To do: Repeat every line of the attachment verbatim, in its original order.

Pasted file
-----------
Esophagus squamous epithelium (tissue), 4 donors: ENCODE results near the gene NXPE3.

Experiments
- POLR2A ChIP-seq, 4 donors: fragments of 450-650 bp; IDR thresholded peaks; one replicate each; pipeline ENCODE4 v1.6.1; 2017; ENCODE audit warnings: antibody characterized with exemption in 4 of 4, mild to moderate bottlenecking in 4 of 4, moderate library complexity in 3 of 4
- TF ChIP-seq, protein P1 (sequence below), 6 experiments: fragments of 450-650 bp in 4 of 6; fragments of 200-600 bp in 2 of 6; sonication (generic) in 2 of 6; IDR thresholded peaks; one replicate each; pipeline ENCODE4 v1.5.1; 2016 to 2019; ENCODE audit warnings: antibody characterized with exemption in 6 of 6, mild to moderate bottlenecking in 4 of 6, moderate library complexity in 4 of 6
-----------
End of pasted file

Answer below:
Esophagus squamous epithelium (tissue), 4 donors: ENCODE results near the gene NXPE3.

Experiments
- POLR2A ChIP-seq, 4 donors: fragments of 450-650 bp; IDR thresholded peaks; one replicate each; pipeline ENCODE4 v1.6.1; 2017; ENCODE audit warnings: antibody characterized with exemption in 4 of 4, mild to moderate bottlenecking in 4 of 4, moderate library complexity in 3 of 4
- TF ChIP-seq, protein P1 (sequence below), 6 experiments: fragments of 450-650 bp in 4 of 6; fragments of 200-600 bp in 2 of 6; sonication (generic) in 2 of 6; IDR thresholded peaks; one replicate each; pipeline ENCODE4 v1.5.1; 2016 to 2019; ENCODE audit warnings: antibody characterized with exemption in 6 of 6, mild to moderate bottlenecking in 4 of 6, moderate library complexity in 4 of 6